Embarrassing is the only word to describe the City of Boston’s record for hiring minority or female contractors.
Last week the city, under a new ordinance that requires quarterly reporting on its contracts, divulged that only 1 percent of the $664 million Boston awarded in 2018 for construction and professional goods and services went to businesses owned by people of color or women.
Put it another way, out of the 5,122 contracts the City of Boston inked last year, only 28 were given to companies owned by minorities, and only 30 were given to firms owned by women. These contracts are for expenses such as buying paper products, construction, and landscaping projects.
It’s particularly disappointing coming from Mayor Marty Walsh and economic chief John Barros, who have trumpeted City Hall’s commitment to diversity through policies that aim to close longstanding inequities.
Isn’t this the administration that was going to teach private developers how to set their diversity goals high, whether they’re building in Winthrop Square or in the Seaport?
Rather, the Walsh administration is offering up a different lesson: Do as I say, not as I do.
Barros attempted to explain the city’s poor track record by blaming it on a supposed dearth of minority and female government contractors.
“The willingness to contract is there; the number of contractors is not,” Barros told the Globe.
In 2019, that explanation sounds more like an excuse.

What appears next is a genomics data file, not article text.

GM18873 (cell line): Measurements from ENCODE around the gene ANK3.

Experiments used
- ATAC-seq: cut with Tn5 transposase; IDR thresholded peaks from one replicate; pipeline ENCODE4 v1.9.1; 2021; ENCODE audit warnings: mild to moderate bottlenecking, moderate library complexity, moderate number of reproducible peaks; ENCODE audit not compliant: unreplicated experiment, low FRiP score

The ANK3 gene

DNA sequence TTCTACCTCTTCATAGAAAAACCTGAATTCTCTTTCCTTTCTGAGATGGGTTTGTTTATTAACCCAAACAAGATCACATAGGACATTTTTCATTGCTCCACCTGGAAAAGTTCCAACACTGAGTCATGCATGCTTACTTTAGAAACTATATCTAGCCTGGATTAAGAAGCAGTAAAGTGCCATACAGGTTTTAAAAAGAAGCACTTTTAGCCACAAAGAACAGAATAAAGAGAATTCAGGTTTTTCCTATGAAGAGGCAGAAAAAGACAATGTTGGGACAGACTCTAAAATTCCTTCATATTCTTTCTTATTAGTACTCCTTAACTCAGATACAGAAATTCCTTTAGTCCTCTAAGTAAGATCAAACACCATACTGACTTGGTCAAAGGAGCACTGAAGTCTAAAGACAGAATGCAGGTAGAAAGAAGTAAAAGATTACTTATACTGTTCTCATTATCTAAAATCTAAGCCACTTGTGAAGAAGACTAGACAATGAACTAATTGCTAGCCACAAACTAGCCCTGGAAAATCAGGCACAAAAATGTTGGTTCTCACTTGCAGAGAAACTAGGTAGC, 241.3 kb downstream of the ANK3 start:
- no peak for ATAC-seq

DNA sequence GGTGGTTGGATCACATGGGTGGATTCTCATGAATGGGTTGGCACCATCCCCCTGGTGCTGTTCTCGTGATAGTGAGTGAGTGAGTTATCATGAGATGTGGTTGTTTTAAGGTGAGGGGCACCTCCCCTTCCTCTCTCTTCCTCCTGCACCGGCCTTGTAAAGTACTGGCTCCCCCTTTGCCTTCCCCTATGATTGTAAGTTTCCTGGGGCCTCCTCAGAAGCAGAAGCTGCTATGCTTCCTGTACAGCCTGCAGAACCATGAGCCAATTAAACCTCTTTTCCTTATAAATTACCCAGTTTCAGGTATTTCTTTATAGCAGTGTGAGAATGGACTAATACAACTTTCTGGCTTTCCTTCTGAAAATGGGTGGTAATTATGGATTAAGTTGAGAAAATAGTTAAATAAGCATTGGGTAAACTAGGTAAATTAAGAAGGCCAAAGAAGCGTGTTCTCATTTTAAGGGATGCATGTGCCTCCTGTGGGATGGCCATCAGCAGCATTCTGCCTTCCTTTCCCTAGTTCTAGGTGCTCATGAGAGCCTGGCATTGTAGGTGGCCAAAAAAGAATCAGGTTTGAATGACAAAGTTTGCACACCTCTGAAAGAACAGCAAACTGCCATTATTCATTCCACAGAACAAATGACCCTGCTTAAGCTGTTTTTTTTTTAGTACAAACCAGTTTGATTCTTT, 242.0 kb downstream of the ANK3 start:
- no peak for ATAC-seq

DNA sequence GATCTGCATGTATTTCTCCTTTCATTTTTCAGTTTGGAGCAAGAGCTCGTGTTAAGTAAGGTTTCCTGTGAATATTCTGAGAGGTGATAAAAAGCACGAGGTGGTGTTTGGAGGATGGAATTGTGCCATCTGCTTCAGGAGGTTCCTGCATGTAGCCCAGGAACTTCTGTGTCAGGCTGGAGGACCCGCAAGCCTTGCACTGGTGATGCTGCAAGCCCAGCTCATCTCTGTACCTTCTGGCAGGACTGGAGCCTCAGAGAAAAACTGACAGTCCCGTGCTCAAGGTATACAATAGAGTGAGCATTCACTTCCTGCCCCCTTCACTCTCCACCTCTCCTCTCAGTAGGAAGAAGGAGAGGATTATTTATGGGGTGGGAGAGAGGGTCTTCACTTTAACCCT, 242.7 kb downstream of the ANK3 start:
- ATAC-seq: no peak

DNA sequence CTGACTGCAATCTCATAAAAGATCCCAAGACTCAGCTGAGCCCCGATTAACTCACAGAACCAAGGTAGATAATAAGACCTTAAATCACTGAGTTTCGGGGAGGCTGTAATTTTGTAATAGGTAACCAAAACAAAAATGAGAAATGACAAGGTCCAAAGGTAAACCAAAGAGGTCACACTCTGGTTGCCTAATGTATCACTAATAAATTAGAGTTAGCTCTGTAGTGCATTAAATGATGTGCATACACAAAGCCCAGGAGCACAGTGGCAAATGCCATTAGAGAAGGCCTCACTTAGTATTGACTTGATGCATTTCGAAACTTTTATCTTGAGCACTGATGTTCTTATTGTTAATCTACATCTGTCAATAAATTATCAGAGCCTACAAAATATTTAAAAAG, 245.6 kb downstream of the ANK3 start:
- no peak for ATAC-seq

There are a number of recent efforts — among them, the Greater Boston Chamber of Commerce’s Pacesetters Initiative and the Business Equity Initiative — that help connect anyone looking for minority- and women-owned vendors. The chamber program alone has vetted 73 minority suppliers, which has resulted in 18 contracts valued at a total of more than $3 million.
Better yet, just ask Massachusetts casinos — MGM Springfield, Plainridge Park Casino, and Encore Boston Harbor — how they have managed to spend millions of dollars with minority- and women-owned businesses. In 2017, the casino industry spent about $617 million on vendor and supplier contracts in Massachusetts, of which about 22 percent involved minority- and women-owned businesses, according to the state Gaming Commission.
Sure, casinos doling out private contracts probably operate under fewer legal restrictions than government contracts, but that’s not the only reason. The commission not only sets specific diversity goals but also monitors progress and publicly releases the data quarterly. If a casino lags, for example, on hiring women in construction, the commission knows about it and can address the issue immediately.
In 2016, Walsh signed an executive order to promote equity in the city’s procurement process, even setting aside specific diversity goals. The mayor demonstrated a will, but he’s fallen short in finding a way.
The City of Boston can do better — and it has to. The mayor needs to send a message that City Hall wants to do business with everyone, not just the well connected. The process needs to be more transparent, and barriers to minorities and women need to be removed. If a $500,000 contract is too big for many minority- and women-owned businesses, how about breaking it up into two to three contracts to increase the pool of potential contractors?
Walsh likes to talk the talk on diversity. Now it’s time to walk the walk when it comes to city contracts.